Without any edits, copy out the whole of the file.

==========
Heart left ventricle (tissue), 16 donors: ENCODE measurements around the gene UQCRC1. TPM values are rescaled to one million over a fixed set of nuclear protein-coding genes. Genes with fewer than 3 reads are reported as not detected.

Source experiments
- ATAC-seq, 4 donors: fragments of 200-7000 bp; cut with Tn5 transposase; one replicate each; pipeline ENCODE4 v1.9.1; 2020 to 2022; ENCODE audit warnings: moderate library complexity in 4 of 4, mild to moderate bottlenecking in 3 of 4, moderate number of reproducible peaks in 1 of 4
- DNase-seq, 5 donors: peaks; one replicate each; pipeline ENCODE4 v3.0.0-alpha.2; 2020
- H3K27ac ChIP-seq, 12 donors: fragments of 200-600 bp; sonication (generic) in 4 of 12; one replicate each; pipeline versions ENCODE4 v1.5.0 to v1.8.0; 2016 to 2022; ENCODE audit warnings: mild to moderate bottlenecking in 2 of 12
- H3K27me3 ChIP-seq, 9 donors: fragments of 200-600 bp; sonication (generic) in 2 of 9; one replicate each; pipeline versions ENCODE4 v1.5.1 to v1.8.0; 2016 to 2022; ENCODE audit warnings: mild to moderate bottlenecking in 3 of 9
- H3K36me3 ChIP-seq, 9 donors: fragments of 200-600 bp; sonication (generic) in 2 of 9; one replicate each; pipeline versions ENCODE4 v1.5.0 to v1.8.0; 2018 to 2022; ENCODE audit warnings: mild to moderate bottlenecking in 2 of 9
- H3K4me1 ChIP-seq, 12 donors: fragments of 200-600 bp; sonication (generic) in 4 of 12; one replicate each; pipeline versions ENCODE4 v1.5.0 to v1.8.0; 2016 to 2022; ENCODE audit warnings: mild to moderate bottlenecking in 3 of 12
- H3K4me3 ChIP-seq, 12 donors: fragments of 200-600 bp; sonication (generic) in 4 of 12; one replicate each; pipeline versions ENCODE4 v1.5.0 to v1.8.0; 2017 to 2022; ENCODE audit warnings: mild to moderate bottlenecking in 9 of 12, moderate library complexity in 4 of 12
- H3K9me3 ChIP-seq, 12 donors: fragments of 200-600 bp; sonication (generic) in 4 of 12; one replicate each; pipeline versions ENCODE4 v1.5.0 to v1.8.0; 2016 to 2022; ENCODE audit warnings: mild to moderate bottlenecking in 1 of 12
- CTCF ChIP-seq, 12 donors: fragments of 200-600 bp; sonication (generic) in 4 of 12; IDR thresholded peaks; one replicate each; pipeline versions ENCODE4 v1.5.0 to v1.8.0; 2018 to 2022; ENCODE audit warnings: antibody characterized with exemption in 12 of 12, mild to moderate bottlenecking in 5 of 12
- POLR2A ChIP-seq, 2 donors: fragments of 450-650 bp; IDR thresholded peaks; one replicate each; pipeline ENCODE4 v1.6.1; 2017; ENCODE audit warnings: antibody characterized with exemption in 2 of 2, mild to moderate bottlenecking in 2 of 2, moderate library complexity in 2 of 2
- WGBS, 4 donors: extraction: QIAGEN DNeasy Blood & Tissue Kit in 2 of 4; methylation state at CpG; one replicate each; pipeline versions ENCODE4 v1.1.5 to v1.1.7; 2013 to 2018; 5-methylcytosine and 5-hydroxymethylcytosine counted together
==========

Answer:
Heart left ventricle (tissue), 16 donors: ENCODE measurements around the gene UQCRC1. TPM values are rescaled to one million over a fixed set of nuclear protein-coding genes. Genes with fewer than 3 reads are reported as not detected.

Source experiments
- ATAC-seq, 4 donors: fragments of 200-7000 bp; cut with Tn5 transposase; one replicate each; pipeline ENCODE4 v1.9.1; 2020 to 2022; ENCODE audit warnings: moderate library complexity in 4 of 4, mild to moderate bottlenecking in 3 of 4, moderate number of reproducible peaks in 1 of 4
- DNase-seq, 5 donors: peaks; one replicate each; pipeline ENCODE4 v3.0.0-alpha.2; 2020
- H3K27ac ChIP-seq, 12 donors: fragments of 200-600 bp; sonication (generic) in 4 of 12; one replicate each; pipeline versions ENCODE4 v1.5.0 to v1.8.0; 2016 to 2022; ENCODE audit warnings: mild to moderate bottlenecking in 2 of 12
- H3K27me3 ChIP-seq, 9 donors: fragments of 200-600 bp; sonication (generic) in 2 of 9; one replicate each; pipeline versions ENCODE4 v1.5.1 to v1.8.0; 2016 to 2022; ENCODE audit warnings: mild to moderate bottlenecking in 3 of 9
- H3K36me3 ChIP-seq, 9 donors: fragments of 200-600 bp; sonication (generic) in 2 of 9; one replicate each; pipeline versions ENCODE4 v1.5.0 to v1.8.0; 2018 to 2022; ENCODE audit warnings: mild to moderate bottlenecking in 2 of 9
- H3K4me1 ChIP-seq, 12 donors: fragments of 200-600 bp; sonication (generic) in 4 of 12; one replicate each; pipeline versions ENCODE4 v1.5.0 to v1.8.0; 2016 to 2022; ENCODE audit warnings: mild to moderate bottlenecking in 3 of 12
- H3K4me3 ChIP-seq, 12 donors: fragments of 200-600 bp; sonication (generic) in 4 of 12; one replicate each; pipeline versions ENCODE4 v1.5.0 to v1.8.0; 2017 to 2022; ENCODE audit warnings: mild to moderate bottlenecking in 9 of 12, moderate library complexity in 4 of 12
- H3K9me3 ChIP-seq, 12 donors: fragments of 200-600 bp; sonication (generic) in 4 of 12; one replicate each; pipeline versions ENCODE4 v1.5.0 to v1.8.0; 2016 to 2022; ENCODE audit warnings: mild to moderate bottlenecking in 1 of 12
- CTCF ChIP-seq, 12 donors: fragments of 200-600 bp; sonication (generic) in 4 of 12; IDR thresholded peaks; one replicate each; pipeline versions ENCODE4 v1.5.0 to v1.8.0; 2018 to 2022; ENCODE audit warnings: antibody characterized with exemption in 12 of 12, mild to moderate bottlenecking in 5 of 12
- POLR2A ChIP-seq, 2 donors: fragments of 450-650 bp; IDR thresholded peaks; one replicate each; pipeline ENCODE4 v1.6.1; 2017; ENCODE audit warnings: antibody characterized with exemption in 2 of 2, mild to moderate bottlenecking in 2 of 2, moderate library complexity in 2 of 2
- WGBS, 4 donors: extraction: QIAGEN DNeasy Blood & Tissue Kit in 2 of 4; methylation state at CpG; one replicate each; pipeline versions ENCODE4 v1.1.5 to v1.1.7; 2013 to 2018; 5-methylcytosine and 5-hydroxymethylcytosine counted together